A 2018 season the San Francisco 49ers approached with great expectations surrounding has been one of extreme disappointment for Kyle Shanahan’s team, whose hopes of potential playoff contention were derailed by the torn ACL suffered by quarterback Jimmy Garoppolo in Week 3.
The 49ers sit at 2-8 coming off their bye and, if the draft were today, they would have the first pick. Garoppolo’s injury is the obvious thing to point to as the key to the Niners’ downfall, but there are underlying reasons beyond that as to why their season has gone so far south.
Putting Garoppolo to one side and focusing on the rest of the team, here we look at the three biggest reasons why San Francisco has nothing more than pride to play for in the final six games.
3. C.J. Beathard’s lack of development
Most teams are a quarterback injury away from being contenders for a top-five pick, but the drop-off from Garoppolo to Beathard was even more stark than many imagined.
After winning just one game as starter in 2017, development was expected from Beathard in his second year in Shanahan’s system, having been hand-picked by the 49ers head coach in the third round of last year’s draft.
Despite impressive performances in losing efforts against the Los Angeles Chargers and Green Bay Packers, in his five starts so far in 2018, Beathard has displayed little development in improving his flaws. Beathard still holds on to the ball too long and gets stuck on progressions, leading him to take far too many unnecessary sacks.
Beathard’s sack percentage has increased from 7.8 in 2017 to 9.6 this year. His failings in dealing with pressure are in marked contrast to former third-stringer Nick Mullens, who has yet to be sacked in two starts since displacing Beathard because of injury.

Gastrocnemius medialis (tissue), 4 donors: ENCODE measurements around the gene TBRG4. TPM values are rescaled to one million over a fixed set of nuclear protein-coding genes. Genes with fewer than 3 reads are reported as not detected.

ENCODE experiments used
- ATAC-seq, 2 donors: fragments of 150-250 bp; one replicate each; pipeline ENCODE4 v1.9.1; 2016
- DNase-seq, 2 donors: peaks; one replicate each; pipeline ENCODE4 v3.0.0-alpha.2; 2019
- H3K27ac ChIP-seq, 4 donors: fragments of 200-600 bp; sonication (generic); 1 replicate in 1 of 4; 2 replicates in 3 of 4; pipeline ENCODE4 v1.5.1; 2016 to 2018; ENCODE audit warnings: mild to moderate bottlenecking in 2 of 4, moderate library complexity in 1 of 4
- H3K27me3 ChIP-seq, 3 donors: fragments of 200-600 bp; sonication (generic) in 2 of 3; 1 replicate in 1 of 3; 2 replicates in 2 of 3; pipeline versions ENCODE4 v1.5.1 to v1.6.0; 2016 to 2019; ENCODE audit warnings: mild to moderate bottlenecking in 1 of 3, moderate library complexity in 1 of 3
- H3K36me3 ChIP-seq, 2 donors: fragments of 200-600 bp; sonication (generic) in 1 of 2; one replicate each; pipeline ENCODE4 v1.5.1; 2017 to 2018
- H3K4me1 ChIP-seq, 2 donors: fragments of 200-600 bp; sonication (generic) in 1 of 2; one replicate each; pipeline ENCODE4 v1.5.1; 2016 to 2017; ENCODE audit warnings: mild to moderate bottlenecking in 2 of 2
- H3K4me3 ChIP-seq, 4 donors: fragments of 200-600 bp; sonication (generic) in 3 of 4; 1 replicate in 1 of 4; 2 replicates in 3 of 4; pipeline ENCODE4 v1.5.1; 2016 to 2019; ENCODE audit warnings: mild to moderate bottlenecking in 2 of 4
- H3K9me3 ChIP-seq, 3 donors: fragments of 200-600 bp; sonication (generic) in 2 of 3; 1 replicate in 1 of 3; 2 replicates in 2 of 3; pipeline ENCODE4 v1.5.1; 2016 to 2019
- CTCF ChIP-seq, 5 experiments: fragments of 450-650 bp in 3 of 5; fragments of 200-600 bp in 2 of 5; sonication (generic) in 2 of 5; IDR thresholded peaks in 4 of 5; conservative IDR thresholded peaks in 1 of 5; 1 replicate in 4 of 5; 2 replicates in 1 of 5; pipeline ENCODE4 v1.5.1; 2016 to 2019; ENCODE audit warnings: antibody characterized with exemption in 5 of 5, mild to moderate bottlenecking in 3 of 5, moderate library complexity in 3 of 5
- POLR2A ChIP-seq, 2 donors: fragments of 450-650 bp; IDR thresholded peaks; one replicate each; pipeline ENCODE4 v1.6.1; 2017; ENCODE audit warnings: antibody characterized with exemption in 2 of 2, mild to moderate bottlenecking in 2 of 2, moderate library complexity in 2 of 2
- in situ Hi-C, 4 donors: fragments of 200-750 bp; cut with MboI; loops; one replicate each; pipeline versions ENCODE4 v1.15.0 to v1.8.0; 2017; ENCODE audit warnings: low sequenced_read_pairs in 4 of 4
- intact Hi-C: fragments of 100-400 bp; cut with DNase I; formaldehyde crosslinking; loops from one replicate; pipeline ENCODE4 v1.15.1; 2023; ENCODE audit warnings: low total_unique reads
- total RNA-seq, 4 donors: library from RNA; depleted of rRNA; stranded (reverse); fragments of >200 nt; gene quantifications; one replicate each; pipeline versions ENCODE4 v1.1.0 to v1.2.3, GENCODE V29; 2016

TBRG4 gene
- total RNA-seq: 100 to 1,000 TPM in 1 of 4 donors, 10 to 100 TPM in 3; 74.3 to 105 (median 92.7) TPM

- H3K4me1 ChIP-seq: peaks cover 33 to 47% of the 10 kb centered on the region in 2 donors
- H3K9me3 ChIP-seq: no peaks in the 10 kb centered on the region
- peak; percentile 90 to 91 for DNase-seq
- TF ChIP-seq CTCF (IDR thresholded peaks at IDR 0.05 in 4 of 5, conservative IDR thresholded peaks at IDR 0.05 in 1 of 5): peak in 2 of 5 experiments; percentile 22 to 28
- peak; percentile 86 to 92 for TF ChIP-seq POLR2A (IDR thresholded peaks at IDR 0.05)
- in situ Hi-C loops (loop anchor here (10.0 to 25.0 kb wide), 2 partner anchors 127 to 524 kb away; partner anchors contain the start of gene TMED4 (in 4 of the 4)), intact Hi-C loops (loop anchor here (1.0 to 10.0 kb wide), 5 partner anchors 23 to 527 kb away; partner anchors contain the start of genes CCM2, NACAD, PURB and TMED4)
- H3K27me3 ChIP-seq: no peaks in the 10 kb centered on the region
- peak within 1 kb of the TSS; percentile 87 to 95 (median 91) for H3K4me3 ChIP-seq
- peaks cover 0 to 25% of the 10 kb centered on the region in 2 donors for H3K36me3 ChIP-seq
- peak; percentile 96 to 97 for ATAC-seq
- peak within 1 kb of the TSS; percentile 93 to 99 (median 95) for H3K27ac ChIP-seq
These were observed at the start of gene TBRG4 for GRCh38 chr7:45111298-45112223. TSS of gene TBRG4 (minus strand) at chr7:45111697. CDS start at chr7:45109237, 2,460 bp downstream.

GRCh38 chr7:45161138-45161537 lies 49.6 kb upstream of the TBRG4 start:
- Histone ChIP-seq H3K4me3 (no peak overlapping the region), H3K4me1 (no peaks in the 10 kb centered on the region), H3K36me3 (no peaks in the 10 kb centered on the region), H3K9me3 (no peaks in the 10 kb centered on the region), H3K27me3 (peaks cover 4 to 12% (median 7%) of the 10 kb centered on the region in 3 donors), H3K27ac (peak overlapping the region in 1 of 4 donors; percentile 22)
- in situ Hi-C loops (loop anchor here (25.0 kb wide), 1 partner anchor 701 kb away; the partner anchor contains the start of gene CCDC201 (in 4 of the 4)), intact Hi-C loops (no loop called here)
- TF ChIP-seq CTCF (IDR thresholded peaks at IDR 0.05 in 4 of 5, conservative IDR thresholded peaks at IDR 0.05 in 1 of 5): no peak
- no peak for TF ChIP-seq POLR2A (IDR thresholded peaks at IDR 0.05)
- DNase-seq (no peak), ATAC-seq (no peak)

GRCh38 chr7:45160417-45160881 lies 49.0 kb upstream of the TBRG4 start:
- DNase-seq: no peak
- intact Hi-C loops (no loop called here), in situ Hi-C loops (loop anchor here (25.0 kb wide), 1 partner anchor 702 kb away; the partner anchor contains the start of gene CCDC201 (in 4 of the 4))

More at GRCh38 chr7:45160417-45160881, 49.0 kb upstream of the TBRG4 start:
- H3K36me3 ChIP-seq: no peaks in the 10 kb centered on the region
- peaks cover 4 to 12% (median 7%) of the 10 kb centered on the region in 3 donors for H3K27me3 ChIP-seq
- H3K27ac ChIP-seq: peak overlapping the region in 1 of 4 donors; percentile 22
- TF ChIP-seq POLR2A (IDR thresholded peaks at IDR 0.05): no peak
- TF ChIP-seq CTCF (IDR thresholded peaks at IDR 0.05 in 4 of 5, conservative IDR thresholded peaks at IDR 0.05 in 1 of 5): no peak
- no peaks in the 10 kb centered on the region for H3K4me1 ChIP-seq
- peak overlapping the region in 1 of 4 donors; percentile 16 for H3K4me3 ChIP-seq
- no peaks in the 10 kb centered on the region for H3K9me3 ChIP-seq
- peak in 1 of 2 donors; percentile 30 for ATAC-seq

With that kind of disparity it is no surprise Shanahan has declared Mullens the starter until he says different. When Garoppolo went down, Beathard was the man the Niners turned to in the hope of keeping their season afloat, but his lack of composure in the pocket and when in position to win games sank their hopes of being competitive. Mullens has looked substantially more poised and the 49ers probably would have been better off had they turned to him sooner.
2. A lack of premier edge rushers
On the face of it, the 49ers’ pass rush has improved. A year after finishing the season with 30 sacks, they have 26 with 10 games to go. However, those numbers are skewed by an eight-sack showing against a dreadful Oakland Raiders’ offensive line in Week 9. The reality has been closer to what happened in Week 10, where the 49ers were frustrated in their efforts to get to Eli Manning, sacking him just once.
San Francisco is tied-16th in Football Outsiders’ Adjusted Sack Rate metric and would likely rank much lower if not for the demolition of the Raiders. The reason for the continued pass rush struggles of a defense with three first-rounders up front is a distinct lack of talent on the edge.